SHEPPARD AIR FORCE BASE, Texas —
George Chewens has good bowling genes. He has seen his father roll big numbers time after time.
But that didn't make the 15-year-old Wichitan any different than any other bowler getting to the final frame with a perfect game on the line. With a crowd around the lane, even as they all encourage success, the nerves kick in. The pins can often get more stubborn. It's the frame where perfect games go to die.
But Chewens beat those odds and rolled his first sanctioned perfect game in the same week his father, also named George Chewens, rolled his 11th-career 300 game. Both events came at Sheppard Air Force Base South Lanes. Younger sister, Breana, wasn't left out, either, as the 13-year-old had a career-best 268.
"With her handicap of 32, that makes it 300," a proud father, George Chewens, said.
It was about a perfect week on the lanes but it hasn't been an easy time for the Chewens after losing their mother and George's wife, Jennifer, in March 2016.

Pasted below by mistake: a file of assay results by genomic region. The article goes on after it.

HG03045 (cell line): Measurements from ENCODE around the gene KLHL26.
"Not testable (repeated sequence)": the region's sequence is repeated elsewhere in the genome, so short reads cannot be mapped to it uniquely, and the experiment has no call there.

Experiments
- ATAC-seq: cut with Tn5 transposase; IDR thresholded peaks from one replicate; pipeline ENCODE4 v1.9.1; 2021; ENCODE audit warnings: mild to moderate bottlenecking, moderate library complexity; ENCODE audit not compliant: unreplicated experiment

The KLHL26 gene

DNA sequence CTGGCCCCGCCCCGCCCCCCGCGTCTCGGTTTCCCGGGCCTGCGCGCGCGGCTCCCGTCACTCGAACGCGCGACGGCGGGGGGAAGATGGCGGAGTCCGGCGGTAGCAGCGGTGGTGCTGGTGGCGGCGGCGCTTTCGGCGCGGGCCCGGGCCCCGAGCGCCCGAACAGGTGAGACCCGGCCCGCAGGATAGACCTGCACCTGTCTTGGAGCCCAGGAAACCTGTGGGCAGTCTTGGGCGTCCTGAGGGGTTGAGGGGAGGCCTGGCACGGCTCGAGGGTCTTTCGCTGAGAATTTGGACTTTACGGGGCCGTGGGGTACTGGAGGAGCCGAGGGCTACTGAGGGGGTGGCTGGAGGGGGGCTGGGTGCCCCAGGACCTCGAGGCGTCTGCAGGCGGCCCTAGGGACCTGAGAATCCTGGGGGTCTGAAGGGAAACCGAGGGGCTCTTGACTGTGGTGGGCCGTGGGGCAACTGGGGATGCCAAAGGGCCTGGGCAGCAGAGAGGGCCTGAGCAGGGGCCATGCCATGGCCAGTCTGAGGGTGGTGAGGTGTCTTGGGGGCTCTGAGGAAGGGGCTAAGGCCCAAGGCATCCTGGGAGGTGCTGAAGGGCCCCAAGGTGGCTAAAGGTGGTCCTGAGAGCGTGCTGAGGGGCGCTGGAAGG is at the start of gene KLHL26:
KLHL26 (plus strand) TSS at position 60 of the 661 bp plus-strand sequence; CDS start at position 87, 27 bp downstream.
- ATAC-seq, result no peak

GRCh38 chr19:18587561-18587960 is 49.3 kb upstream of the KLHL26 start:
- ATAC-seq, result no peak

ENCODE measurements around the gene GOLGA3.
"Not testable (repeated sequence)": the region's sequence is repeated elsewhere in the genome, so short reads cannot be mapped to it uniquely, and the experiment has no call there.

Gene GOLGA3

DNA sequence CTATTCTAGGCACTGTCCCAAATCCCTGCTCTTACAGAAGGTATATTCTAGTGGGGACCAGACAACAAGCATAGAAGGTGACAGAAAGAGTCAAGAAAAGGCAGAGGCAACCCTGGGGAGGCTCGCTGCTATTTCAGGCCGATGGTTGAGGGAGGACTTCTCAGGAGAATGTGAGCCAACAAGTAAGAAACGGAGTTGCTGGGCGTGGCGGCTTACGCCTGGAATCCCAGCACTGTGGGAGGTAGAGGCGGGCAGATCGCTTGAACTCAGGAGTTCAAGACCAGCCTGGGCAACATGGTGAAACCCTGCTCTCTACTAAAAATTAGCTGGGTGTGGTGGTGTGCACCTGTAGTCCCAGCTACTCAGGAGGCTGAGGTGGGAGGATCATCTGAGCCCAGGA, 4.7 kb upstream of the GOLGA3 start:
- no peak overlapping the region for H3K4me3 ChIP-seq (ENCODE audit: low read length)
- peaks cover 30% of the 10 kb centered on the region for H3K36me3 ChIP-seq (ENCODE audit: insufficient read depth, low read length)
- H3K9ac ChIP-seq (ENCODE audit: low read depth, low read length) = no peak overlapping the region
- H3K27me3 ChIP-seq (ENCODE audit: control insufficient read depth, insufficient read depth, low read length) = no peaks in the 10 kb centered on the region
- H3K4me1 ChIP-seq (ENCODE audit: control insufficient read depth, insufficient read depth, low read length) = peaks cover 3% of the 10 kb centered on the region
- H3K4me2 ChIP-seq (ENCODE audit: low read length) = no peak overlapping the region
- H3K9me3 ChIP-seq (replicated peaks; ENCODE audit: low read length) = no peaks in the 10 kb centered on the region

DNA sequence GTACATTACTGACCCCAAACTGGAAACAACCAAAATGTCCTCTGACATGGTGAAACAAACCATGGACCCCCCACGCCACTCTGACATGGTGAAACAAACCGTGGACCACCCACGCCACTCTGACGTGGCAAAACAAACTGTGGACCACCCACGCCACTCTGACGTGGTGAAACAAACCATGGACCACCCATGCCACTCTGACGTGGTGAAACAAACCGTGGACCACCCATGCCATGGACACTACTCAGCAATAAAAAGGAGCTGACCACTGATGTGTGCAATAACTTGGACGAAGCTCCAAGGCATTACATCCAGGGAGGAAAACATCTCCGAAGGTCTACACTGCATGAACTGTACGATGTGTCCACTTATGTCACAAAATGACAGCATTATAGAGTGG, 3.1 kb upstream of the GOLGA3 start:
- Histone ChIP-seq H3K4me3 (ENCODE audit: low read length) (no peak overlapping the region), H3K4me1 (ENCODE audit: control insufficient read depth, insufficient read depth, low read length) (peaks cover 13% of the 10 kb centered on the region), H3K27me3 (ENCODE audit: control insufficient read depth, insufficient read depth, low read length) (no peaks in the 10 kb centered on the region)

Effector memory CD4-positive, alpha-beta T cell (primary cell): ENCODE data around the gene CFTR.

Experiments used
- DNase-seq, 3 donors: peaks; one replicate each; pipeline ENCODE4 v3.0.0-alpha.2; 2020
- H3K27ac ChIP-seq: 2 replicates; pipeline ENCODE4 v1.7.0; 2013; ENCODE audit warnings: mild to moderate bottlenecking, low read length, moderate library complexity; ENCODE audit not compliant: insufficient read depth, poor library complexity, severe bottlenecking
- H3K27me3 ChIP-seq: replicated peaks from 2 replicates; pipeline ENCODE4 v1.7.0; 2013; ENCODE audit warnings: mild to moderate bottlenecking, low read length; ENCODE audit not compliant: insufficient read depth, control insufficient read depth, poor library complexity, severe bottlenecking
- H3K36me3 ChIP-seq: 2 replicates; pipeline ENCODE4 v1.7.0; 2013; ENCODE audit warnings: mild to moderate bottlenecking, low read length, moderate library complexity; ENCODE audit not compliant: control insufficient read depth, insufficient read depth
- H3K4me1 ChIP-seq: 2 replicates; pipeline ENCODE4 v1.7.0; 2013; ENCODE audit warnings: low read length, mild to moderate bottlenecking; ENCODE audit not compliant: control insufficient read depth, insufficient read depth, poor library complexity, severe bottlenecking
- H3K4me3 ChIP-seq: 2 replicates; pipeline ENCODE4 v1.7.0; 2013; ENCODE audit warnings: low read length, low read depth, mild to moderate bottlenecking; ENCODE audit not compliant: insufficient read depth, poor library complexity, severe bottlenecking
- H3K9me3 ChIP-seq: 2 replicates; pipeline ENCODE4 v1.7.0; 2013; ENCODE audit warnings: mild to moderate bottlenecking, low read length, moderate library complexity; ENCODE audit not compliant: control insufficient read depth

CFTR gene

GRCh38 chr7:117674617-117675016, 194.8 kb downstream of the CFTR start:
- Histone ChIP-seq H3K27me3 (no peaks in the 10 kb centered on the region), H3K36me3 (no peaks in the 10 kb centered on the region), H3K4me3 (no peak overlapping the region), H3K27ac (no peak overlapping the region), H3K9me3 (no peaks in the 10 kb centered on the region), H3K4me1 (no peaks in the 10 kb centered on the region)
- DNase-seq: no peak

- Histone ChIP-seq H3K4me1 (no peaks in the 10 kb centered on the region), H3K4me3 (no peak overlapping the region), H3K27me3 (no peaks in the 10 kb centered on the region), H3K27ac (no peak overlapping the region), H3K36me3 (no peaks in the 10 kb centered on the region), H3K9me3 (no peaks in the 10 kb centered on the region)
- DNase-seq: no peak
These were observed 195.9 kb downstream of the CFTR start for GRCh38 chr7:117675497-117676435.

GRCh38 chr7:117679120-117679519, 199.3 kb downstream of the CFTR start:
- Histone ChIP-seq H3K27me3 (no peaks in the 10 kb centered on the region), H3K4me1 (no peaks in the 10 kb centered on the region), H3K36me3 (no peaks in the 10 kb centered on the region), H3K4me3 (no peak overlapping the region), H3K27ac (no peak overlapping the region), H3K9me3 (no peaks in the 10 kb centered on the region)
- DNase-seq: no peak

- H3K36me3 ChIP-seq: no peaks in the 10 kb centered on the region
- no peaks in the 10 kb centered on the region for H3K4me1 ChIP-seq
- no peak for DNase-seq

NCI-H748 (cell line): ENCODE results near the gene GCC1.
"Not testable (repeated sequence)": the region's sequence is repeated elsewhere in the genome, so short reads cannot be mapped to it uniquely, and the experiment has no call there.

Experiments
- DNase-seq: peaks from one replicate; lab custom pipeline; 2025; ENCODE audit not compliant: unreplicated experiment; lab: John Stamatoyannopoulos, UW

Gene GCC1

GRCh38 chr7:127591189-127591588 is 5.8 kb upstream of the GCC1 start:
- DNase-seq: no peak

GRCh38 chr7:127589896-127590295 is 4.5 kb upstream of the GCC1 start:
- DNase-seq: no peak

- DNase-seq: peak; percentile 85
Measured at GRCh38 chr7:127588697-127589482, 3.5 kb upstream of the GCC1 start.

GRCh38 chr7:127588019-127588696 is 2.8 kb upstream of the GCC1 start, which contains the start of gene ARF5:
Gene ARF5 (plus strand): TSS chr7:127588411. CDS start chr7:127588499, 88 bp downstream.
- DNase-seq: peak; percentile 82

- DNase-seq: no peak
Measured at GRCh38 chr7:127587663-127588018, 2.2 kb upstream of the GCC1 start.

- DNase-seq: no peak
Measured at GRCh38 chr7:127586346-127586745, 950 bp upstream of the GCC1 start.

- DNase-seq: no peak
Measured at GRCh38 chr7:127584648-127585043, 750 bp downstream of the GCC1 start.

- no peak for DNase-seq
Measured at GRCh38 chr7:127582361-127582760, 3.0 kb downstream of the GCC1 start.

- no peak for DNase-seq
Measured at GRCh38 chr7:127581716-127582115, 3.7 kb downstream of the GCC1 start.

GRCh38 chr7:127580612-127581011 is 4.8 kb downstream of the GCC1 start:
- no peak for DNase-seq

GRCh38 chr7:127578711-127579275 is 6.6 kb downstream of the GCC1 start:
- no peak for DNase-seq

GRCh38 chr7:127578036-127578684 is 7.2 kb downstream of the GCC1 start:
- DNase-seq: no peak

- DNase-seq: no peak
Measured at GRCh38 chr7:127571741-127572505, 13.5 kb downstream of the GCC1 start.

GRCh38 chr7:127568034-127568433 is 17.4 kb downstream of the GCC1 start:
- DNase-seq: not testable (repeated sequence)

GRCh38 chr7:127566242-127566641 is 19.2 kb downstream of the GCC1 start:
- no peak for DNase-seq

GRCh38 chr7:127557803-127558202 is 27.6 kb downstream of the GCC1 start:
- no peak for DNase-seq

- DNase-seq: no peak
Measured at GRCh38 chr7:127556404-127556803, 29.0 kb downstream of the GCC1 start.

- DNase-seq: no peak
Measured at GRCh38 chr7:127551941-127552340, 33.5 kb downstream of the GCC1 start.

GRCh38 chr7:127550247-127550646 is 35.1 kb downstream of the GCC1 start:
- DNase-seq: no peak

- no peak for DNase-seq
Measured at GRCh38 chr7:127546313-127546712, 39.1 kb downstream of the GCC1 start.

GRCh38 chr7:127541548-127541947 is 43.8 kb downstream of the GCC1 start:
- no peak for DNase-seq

"I know she is up in heaven looking down on us and is very happy," said Chewens, who works as a recreation aid at the South Lanes.
Back to the younger Chewens' bid for perfection. He's likely to score more 300s in the future but probably won't forget his first.
"Well, I got up on the 10th ball like it was just another shot, then I looked around and saw I was attracting a crowd of friends and fellow competitors," he said. "It hit me right about then, the nerves started to kick in. The 11th shot was nerve-racking considering it was high flush for a trip 6."
Cool, but it's not a 300 without a 12th strike.
"The 12th shot was probably the hardest one, I was shaking like a leaf on a tree," the younger Chewens continued. "Coach Ray Moore, a good friend, came up behind me and told me to breathe. That made me even more nervous. I was just thinking inside of my head, 'just lay the ball down where you want it.'
"I threw the ball and basically called it off my hand as a strike, and there it happened. The 12th one just buried the pocket for a clean strike with 10 in the pit. It was extremely nerve-racking to get to that stage but as the pros say, the first one is always the hardest."
He finished with a 732 series. His sister had a 615 series.
The 54-year-old Chewens said the first of his 11 perfect games came in 2004. They may be old hat but he'll remember No. 11 for sure.